Journal of Credit Risk

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Current expected credit loss procyclicality: it depends on the model

Joseph L. Breeden and Maxim Vaskouski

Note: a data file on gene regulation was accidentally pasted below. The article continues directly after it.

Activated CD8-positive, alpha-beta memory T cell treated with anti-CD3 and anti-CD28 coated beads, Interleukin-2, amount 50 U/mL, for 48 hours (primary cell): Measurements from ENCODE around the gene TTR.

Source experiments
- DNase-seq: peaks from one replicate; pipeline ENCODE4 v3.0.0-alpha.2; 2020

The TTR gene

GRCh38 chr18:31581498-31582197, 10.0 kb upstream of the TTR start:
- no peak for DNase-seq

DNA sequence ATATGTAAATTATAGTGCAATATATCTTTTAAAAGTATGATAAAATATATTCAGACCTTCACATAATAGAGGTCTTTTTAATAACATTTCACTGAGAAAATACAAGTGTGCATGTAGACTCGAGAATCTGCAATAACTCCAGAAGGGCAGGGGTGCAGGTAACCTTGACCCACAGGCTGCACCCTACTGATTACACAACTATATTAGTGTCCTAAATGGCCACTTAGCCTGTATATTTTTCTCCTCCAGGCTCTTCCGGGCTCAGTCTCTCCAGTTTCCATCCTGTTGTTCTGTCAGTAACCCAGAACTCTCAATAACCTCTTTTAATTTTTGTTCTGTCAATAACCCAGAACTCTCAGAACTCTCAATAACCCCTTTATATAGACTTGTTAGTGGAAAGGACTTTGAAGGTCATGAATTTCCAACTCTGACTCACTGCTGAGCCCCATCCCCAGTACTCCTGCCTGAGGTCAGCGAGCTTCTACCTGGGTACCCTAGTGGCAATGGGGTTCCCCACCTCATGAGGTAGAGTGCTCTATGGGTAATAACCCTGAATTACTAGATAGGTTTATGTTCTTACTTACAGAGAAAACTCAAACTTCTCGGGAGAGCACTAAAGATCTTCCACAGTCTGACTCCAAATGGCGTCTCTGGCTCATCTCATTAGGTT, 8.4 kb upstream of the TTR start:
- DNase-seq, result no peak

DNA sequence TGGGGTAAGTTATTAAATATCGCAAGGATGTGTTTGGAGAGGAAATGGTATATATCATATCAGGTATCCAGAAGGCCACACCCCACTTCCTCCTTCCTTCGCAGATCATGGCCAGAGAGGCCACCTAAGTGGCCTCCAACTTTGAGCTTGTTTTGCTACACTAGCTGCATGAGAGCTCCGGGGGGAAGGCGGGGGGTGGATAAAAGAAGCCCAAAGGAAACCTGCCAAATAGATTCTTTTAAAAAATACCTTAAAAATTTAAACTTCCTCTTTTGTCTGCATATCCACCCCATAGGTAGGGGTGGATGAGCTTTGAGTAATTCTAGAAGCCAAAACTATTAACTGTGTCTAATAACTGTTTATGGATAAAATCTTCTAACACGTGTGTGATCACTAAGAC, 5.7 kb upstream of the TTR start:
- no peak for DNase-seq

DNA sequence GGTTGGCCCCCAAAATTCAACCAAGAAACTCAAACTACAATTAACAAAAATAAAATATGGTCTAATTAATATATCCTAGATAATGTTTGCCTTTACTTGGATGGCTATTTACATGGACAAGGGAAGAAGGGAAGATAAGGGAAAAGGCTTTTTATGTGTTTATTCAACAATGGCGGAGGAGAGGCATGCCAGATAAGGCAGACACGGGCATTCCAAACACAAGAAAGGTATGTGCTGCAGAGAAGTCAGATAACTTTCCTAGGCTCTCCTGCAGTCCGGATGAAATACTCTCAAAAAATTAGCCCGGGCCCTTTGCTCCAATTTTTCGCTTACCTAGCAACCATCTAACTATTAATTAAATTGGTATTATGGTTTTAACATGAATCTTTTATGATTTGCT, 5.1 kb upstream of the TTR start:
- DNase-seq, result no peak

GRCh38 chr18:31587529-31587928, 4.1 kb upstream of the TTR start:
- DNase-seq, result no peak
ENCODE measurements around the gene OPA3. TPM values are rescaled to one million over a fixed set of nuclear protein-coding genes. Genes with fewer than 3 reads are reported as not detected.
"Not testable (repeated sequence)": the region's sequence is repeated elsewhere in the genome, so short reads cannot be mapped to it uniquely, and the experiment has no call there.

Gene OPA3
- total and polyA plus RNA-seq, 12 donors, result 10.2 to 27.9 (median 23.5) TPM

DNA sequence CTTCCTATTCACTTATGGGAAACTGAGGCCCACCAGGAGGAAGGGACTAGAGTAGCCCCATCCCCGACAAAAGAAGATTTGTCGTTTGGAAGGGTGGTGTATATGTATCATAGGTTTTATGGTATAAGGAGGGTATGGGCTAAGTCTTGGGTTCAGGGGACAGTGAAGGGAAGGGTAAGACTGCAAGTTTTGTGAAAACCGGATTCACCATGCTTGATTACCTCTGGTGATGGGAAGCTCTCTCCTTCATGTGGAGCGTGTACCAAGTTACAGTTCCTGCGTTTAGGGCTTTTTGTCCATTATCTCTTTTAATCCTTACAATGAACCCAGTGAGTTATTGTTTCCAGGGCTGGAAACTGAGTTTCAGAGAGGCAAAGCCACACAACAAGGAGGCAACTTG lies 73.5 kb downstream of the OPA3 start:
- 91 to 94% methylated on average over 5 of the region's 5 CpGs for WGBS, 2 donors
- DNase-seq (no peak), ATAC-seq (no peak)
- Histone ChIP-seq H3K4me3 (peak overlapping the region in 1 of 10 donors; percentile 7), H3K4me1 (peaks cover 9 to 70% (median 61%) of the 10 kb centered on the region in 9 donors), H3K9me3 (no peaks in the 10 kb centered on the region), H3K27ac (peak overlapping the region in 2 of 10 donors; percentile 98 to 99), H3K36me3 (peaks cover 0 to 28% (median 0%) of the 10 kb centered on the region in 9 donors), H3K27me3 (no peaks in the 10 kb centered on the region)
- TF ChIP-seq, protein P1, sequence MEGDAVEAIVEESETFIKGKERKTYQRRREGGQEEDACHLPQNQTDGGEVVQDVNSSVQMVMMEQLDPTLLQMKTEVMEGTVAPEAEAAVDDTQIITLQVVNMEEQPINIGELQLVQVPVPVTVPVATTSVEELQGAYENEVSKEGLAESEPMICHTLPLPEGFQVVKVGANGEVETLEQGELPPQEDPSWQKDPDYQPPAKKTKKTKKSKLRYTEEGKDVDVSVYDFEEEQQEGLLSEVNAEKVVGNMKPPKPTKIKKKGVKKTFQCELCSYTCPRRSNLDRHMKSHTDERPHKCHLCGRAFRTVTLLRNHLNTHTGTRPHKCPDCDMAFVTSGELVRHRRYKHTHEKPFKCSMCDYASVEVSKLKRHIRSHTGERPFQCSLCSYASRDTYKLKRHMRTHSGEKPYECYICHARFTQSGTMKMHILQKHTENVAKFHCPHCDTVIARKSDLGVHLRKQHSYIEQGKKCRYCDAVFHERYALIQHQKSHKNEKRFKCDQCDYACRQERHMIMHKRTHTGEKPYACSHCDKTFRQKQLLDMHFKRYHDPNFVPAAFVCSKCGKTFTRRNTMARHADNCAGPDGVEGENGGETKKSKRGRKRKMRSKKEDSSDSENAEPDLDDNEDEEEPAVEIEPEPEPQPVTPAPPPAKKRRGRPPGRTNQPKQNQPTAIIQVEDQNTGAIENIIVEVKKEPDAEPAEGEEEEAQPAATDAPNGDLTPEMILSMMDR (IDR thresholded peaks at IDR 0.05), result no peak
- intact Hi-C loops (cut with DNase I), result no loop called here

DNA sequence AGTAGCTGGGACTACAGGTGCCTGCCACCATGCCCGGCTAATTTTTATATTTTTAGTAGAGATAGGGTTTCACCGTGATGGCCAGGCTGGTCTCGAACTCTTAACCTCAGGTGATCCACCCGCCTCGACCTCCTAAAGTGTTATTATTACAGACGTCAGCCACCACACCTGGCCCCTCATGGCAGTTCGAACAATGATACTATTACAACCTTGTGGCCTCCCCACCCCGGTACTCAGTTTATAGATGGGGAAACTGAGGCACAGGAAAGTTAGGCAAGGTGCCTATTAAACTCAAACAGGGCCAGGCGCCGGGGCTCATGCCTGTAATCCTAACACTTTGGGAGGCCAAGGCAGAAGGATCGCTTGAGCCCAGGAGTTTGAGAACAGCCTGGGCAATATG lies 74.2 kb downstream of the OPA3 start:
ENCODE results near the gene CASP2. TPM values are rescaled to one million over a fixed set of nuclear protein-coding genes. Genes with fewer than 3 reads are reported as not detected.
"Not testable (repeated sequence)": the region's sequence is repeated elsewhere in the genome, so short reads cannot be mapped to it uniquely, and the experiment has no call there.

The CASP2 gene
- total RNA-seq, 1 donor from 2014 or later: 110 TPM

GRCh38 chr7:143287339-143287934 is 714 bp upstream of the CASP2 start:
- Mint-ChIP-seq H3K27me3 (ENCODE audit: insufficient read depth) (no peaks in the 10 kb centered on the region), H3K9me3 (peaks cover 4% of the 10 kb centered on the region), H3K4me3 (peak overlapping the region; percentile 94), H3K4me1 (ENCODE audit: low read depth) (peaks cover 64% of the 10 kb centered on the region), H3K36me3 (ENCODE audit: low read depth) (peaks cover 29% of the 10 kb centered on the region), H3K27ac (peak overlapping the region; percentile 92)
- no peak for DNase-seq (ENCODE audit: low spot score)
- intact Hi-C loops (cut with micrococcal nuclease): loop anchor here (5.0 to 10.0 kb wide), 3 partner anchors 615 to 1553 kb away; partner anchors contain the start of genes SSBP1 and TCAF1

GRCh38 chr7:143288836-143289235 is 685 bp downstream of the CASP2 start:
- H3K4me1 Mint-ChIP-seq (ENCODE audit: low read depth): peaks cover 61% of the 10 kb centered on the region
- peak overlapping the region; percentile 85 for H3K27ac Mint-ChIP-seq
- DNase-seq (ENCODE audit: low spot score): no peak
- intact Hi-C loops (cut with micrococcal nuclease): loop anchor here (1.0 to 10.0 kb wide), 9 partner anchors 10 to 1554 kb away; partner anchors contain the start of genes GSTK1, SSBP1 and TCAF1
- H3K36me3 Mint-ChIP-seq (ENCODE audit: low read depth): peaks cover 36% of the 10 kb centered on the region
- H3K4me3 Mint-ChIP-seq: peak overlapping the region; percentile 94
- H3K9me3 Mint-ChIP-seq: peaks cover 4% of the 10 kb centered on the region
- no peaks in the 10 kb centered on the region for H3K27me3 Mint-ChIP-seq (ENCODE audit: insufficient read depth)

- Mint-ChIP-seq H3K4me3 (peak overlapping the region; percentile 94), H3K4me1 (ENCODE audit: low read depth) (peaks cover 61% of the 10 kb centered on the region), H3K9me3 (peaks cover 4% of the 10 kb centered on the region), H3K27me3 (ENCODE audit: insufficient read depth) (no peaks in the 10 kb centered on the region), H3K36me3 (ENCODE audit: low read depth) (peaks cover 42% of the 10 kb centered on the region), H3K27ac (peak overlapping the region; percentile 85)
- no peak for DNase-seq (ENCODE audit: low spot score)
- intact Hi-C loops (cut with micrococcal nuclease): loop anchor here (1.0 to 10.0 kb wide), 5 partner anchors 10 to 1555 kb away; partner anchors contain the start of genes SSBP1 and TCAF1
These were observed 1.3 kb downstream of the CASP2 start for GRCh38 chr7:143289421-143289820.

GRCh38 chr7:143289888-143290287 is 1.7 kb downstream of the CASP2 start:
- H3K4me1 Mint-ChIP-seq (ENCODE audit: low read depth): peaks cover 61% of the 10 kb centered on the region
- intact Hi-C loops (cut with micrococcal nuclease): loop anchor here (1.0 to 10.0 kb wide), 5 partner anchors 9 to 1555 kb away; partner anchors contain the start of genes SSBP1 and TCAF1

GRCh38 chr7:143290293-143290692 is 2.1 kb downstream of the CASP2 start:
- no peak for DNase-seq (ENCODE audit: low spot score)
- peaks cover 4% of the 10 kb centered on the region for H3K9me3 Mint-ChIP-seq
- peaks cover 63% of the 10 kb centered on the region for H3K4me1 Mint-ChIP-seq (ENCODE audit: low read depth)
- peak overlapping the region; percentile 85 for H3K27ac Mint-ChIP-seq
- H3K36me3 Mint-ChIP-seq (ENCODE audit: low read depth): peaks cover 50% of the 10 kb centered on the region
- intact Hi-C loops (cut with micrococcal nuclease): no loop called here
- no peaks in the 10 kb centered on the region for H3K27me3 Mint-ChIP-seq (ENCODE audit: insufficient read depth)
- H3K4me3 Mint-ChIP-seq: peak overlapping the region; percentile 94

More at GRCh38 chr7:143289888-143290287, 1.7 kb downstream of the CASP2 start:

The new guidelines for loan loss reserves, current expected credit loss (CECL), were initially proposed so that lenders’ loss reserves would be forward-looking. Some recent studies have suggested that CECL could be procyclical, meaning that loss reserves would peak at the peak of a crisis. Although it is better than seeing failure only after it has happened, being required to raise liquidity at the peak of a crisis could still fail to save the lender from collapse, and it may even facilitate the latter. However, previous procyclicality studies have explained all losses using macro- economic factors, ignoring the changes in credit risk and other portfolio drivers that preceded the recession. The current work looks at a wide range of models to test the degree to which CECL is procyclical for different types of model. The tests were also run using real historical macroeconomic scenarios, flat scenarios or mean-reverting scenarios. All tests were conducted on publicly available data from Fannie Mae and Freddie Mac using publicly disclosed models. Our study found that CECL lifetime loss estimates were only marginally sensitive to the quality of the economic scenario but changed dramatically with different modeling techniques. Some methods predicted increased loss reserve requirements as early as 2006, while others only saw the recession as it happened or even afterward. Therefore, procyclicality under CECL will be strongly influenced by the choices of the lender.

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